Hat tip: ProBasketballTalk
Posted on: November 12, 2011 9:04 pm
Edited on: November 12, 2011 10:03 pm

Heat to waive Mike Miller with amnesty clause?

Posted by Ben Gollivermike-miller

Will it be one-and-done for Miami Heat forward Mike Miller?

Miller represented the final piece of the Heat's free agent puzzle bonanza during the summer of 2010, hopping aboard after guard Dwyane Wade re-signed and forwards LeBron James and Chris Both took their talents to South Beach.

Targeted as a floor-spacing shooter and all-around team guy, Miller dealt with injuries throughout the 2010-2011 season and never had the impact his 5-year, $30 million contract demanded.

This week, the Sun-Sentinel reports that Miller has put his Miami mansion on the market, listing it for $9 million, and is openly discussing the possibility that he might be waived by the Heat using the amnesty clause that is expected to be a part of the new collective bargaining agreement.
The veteran forward said Wednesday he is just taking stock of the current situation in both his career and the NBA. And that means taking stock of his 9,968-square-foot estate with the $180,000 in annual property taxes.

"It's a couple of things," Miller said. "Just preparing myself; never know what can happen."

"If anything happens with the amnesty, this is just going to be a business decision and I can respect that," he said. "Teams will only get one opportunity to use it. I can respect that part of it."
The Heat face two questions with regard to Miller and the amnesty clause. Do they amnesty him? And, if so, when? Remember, the current amnesty clause proposal would let a team use it at any apoint during the next two seasons and potentially for the duration of any current contracts. In other words, the decision wouldn't need to be made immediately.

Besides Wade, James and Bosh, the Heat have just three players under contract that can meaningfully contribute: Miller, forward Udonis Haslem and center Joel Anthony. Point guard Mario Chalmers is a restricted free agent and could return to the team as well. The Heat will also have a mid-level exception to play with, and they figure to use that to beef up their frontcourt depth. So, at most, that's a core of eight players (including the MLE target) plus a whole lot of youngsters and minimum salary players to fill out the roster. The Heat are stretched thin with Miller; without him, they would be stretched really thin.

While Miller didn't live up to his contract last year, finances alone aren't the major concern in any amnesty decision, as using it would require Heat owner Micky Arison to pay Miller the balance of his salary and settle for zero on-court production in return. Waiving Miller now would be all about reducing the payroll to free up salary cap flexibility, but it's not totally clear yet how helpful shedding his salary will be. If the Heat do retain Chalmers and use their mid-level exception, they will be fairly close to the luxury tax line, and probably above it, even if they waive Miller. They'll be paying out big dollars with or without him, an eventuality that Arison seems to have no problem with. 

There is talk, however, that the value of a mid-level exception would be significantly smaller for luxury tax paying teams than for non tax-payers. If this winds up being true, keeping Miller and re-signing Chalmers could put Miami in the luxury tax and, theoretically, could limit their potential targets in free agency by reducing the total dollar amount Miami is able to offer with their mid-level. In other words, if Miller is cast out immediately it's likely to happen so that Miami can bring in a full mid-level free agent who can play meaningful minutes and wouldn't settle for the smaller mid-level available to luxury tax payers. (Note: The specific mechanics for what would be available to Miami, and when, will not be set in stone until a new CBA is reached.)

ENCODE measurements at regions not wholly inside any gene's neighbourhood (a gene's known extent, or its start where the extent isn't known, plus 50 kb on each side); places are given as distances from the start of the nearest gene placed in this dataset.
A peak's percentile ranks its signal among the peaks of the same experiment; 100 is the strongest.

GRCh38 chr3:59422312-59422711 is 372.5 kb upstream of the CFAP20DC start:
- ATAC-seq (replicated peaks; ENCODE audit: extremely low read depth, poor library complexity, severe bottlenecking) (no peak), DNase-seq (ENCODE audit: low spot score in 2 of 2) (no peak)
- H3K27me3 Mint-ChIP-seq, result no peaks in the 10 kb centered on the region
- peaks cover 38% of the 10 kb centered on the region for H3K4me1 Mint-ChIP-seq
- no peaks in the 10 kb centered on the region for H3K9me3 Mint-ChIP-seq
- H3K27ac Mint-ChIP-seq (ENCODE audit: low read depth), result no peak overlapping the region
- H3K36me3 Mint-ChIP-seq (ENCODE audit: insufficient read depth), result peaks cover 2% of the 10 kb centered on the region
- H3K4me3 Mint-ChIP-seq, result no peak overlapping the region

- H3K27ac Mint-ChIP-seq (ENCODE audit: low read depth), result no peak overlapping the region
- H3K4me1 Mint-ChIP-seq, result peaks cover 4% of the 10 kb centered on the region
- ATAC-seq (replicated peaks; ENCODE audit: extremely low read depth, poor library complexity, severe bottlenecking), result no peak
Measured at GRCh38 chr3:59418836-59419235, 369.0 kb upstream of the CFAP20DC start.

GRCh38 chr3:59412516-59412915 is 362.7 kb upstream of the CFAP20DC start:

Let's not lose sight of the fact that it's a virtual guarantee that Miller has a better season in 2011-2012 than he did in 2010-2011. He played a career-low in games last year and averaged career-lows in minutes, points and assists. He's still just 31; he's primed for a bounceback campaign in one form or another. Even if he underperforms his past peak production, he's only on the books for $5.4 million, so it will be very difficult for him to be outrageously overpaid unless he can't physically take the court. On paper, he's still the same versatile, intelligent perimeter threat that can serve as an outlet for Wade and James. If Miller goes, Miami would need to address the hole he leaves and they will need to pay to do so.

An attractive option, then, would be to simply punt on the Miller decision. While Miller is on the books officially for $24 million over four more years, Miami essentially has a team option for $5.4 million thanks to the amnesty clause. Waiting until next season to execise the amnesty would give Miami another year to show why he was a top Heat target in 2010 and to see if the developed chemistry between the Big 3 and their supporting pieces that was often on display during playoff series victories over the Boston Celtics and Chicago Bulls can be realized in the sequel season. If injury does strike again, Miami could always amnesty Miller prior to the 2012-2013 season and go mid-level exception hunting at that time. 

The least risky play for Miami, then, is to give Miller a swan song, bring back Chalmers (unless his price is really stepp), and get the best big man they can find with the mid-level, regardless of whether they are able to use a normal mid-level or a reduced luxury tax payer mid-level. If the season does wind up starting sooner rather than later, maintaining continuity from last season and keeping their options open going forward would seem to be the prudent play during a crunched free agency period and a shortened season.

Miller is smart to list his house for sale so that he has a jumpstart if things go south for him in South Beach. But there's still a decent chance he's back for redemption with the Heat whenever the lockout ends.
The views expressed in this blog are solely those of the author and do not reflect the views of CBS Sports or CBSSports.com